Food prices: Gap between organic, regular items is shrinking – Axios

The price gap between organic and conventional foods is shrinking.
Why it matters: Organic food has historically been harder to afford than regular items, putting it largely out of reach of many lower-income shoppers.
What they found: Private-label organic items were 14.7% more expensive than regular food in January, down from 22.7% in April, according to an analysis of 1,500 organic products conducted for Axios by DataWeave.
Be smart: Inflation is hitting conventional foods harder, with DataWeave finding price increases of 2% to 4% for organic food and 11% for regular items over the last year.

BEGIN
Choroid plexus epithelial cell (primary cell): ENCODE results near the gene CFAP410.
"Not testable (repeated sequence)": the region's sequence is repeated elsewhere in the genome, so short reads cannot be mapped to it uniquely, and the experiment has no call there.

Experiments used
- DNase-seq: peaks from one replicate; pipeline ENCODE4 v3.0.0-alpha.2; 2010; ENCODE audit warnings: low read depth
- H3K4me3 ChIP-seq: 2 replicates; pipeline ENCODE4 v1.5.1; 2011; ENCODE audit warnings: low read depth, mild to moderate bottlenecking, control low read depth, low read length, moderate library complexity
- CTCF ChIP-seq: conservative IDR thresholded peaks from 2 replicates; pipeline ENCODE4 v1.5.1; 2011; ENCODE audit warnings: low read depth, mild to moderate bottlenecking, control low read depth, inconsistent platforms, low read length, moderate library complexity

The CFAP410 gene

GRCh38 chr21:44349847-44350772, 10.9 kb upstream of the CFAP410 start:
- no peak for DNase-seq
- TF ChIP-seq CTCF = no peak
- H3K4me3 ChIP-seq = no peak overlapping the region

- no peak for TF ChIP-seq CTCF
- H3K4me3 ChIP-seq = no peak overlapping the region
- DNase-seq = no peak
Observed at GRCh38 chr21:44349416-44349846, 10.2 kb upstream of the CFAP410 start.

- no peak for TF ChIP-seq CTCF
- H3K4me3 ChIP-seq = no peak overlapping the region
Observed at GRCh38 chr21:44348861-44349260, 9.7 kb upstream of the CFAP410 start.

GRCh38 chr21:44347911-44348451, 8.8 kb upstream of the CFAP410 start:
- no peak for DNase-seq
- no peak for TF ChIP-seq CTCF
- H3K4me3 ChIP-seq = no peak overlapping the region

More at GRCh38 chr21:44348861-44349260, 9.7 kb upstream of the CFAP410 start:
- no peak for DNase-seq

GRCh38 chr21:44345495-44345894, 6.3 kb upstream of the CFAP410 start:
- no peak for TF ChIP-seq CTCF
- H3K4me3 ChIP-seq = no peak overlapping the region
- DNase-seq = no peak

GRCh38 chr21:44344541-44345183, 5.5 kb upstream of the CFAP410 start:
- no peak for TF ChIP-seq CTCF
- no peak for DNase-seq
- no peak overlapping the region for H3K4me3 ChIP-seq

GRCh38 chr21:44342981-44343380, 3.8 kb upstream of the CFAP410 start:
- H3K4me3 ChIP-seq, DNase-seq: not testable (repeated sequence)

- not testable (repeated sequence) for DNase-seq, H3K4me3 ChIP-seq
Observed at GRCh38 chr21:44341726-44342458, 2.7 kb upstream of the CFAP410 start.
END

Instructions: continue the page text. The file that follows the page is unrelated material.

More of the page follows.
By the numbers: The shrinking price gap is particularly noticeable in produce.
Of note: The supply chain for organic products is “more resilient against sudden disturbances, like market spikes or extreme weather,” Kovalcik says, and “that makes our industry and our products less prone to major shocks.”
Yes, but: The prices of some organic products have jumped in recent months. The price gap between brand-name organic items and regular food increased month-over-month in December and January, according to DataWeave.
Context: Although debate continues about the value of organic items, the Mayo Clinic reports that there's "a growing body of evidence that shows some potential health benefits of organic foods when compared with conventionally grown foods," including more nutrients and less exposure to pesticides.
The bottom line: Organic food is no longer exclusive to the shelves of stores like Whole Foods and Trader Joe's — and that means it’s no longer commanding the same price premium as it once did.